Just in case you didn’t read this brief introduction yesterday, here it is again:
No one has summarized the “theories” of the Christian life any more succinctly than Richard Foster, in his textbook quality Streams of Living Water. He charts out six traditions, and I will look at each and how covenant path marking (aka, legalism) finds its way into each.
My prefatory remark for all of this: each of these traditions is valuable (I believe in each one) and each of them is good for us, and in saying that each can develop covenant path markers does not mean that they are to be de-valued. Nothing is further from the truth. What needs to be said, though, is this: the purpose of each is to lead us into union with God, communion with others, for the good of the world, and when that is not happening, the traditions are being misused or abused. Ultimately, this is an issue of “where our heart is” and our heart cannot be easily discerned or easily assigned. We need Spirit-led discernment to know.
The holiness tradition focuses on the less-than-well known but deserving-to-be-better-known Phoebe Palmer (her biography is nearly impossible to find and prohibitively expensive), James brother of Jesus, and Dietrich Bonhoeffer (whom I’m not sure I’d place in this category). Foster sees the following characteristics of the holiness tradition: not rules and regs but sustained attention to the heart, not otherworldliness but world-affirming, not consuming asceticism but bodily spirituality, not works oriented but a striving, not perfectionism but progress in purity and sanctity, not absorption into God but loving unity with God. This is worth the price of the book.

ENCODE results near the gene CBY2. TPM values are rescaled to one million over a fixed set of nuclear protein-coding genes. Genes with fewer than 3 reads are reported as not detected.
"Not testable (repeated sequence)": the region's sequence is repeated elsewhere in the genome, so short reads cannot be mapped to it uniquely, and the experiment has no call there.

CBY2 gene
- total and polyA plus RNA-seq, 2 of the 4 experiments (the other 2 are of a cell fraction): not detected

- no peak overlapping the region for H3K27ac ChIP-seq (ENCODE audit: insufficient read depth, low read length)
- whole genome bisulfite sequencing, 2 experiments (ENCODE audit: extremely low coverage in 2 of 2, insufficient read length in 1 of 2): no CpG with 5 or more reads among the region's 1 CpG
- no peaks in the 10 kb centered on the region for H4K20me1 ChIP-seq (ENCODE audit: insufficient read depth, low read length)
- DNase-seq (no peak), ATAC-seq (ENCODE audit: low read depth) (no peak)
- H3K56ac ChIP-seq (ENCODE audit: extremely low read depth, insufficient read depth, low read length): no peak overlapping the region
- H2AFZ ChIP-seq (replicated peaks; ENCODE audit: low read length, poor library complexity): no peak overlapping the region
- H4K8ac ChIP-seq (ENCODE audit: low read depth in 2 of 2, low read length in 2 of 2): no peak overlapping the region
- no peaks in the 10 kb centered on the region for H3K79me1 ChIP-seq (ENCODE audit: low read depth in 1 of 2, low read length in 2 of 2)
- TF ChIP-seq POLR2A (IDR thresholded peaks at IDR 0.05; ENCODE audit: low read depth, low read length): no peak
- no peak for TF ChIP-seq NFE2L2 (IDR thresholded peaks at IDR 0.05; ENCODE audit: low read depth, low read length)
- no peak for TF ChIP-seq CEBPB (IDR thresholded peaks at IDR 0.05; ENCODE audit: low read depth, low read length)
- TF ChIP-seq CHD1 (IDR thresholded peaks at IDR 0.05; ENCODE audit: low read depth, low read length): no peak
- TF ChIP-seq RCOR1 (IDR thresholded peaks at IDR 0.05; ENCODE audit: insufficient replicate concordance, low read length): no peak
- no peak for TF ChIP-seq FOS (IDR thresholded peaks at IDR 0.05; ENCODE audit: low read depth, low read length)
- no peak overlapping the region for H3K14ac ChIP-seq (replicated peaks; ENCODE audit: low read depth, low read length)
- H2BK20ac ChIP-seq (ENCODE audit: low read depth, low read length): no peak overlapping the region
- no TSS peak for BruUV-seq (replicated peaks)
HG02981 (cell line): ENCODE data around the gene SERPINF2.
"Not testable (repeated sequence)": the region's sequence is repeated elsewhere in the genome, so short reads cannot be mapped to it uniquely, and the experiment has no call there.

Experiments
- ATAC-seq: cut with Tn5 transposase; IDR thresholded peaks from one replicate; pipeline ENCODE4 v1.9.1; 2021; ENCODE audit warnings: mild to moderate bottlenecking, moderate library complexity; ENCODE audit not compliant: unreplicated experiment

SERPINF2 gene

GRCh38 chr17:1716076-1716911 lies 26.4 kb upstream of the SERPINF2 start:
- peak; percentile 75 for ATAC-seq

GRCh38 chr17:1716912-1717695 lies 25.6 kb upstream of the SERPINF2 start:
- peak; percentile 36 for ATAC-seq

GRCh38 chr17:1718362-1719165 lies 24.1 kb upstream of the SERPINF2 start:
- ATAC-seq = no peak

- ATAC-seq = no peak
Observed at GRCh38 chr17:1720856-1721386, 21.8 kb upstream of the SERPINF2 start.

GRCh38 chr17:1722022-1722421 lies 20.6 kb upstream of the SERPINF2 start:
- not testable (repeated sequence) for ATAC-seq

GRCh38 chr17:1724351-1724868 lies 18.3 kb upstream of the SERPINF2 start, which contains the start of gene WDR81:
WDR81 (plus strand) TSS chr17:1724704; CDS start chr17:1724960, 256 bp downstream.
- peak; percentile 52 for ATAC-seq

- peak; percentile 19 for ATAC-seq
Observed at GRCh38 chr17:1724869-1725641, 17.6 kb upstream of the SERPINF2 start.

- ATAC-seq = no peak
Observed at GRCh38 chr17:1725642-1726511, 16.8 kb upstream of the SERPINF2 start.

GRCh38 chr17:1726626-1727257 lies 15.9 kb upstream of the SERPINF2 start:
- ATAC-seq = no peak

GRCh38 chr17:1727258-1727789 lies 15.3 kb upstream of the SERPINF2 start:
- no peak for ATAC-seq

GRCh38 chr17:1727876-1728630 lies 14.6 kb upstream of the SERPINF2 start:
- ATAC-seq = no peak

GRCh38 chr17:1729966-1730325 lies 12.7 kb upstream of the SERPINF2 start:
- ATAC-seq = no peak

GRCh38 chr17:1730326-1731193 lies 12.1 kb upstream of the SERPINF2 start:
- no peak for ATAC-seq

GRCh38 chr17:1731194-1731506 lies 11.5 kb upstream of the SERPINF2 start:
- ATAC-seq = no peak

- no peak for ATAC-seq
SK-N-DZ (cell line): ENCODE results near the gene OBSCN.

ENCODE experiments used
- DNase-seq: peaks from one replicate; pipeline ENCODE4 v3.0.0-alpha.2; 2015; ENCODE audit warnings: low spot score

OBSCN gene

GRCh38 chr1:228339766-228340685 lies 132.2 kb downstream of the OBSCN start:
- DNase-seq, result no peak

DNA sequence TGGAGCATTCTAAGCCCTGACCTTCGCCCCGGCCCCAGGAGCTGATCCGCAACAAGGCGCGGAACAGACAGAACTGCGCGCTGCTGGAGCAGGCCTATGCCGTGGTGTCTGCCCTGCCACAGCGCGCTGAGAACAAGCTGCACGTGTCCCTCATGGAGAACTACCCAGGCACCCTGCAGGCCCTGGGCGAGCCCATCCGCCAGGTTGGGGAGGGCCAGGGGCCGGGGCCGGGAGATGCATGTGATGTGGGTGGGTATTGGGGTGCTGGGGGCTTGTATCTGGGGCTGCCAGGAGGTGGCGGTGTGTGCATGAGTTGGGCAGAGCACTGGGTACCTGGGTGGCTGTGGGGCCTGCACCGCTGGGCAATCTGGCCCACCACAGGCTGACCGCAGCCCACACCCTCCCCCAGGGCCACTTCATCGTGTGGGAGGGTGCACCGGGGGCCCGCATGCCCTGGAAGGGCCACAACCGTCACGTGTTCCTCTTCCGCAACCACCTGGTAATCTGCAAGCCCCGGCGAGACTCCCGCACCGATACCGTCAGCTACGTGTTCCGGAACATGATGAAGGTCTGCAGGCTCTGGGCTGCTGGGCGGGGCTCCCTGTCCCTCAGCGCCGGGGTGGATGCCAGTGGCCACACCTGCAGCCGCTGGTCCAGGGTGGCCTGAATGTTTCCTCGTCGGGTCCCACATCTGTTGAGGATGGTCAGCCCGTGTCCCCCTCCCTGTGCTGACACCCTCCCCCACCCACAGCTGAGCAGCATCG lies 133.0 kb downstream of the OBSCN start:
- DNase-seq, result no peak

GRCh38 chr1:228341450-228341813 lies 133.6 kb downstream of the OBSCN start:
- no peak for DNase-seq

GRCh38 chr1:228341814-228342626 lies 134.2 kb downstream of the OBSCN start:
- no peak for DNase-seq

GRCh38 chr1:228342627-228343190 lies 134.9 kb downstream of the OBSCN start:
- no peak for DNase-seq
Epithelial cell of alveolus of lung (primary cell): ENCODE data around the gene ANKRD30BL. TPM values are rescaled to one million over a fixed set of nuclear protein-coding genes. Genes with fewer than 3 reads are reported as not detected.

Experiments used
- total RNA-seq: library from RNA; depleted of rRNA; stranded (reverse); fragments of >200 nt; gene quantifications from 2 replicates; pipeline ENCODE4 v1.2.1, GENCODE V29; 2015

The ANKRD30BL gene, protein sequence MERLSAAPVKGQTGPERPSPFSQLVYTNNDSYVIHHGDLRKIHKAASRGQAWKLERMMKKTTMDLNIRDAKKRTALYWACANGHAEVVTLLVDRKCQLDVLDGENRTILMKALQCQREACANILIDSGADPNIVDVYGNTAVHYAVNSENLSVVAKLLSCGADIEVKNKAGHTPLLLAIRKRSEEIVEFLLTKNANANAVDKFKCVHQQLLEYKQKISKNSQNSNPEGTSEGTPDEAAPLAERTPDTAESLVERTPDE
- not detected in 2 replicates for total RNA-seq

Strengths: deeper formation of the inner personality, intentional focus on the heart, hope for genuine progress, tough-minded down-to-earth practice. Potential perils: legalism, Pelagianism (mixing grace and works), perfectionism. We can train, we can invite others into the journey, and we can stumble and get up again.
The holiness tradition leads to covenant path marking whenever we use the practices of holiness — Bible reading, church attendance, separation from specific sins, rigorous attention to specific acts and attitudes, intentional emphasis upon personal sanctity or growth in holiness, questioning social justice commitments or any other side of “worldly calling” — to judge ourselves or others as “fit” or “spiritually mature.” These things, regardless of how important you wish to make them, are not the real thing — which is union with God and communion with others for the good of the world, and dare not be confused with the real thing.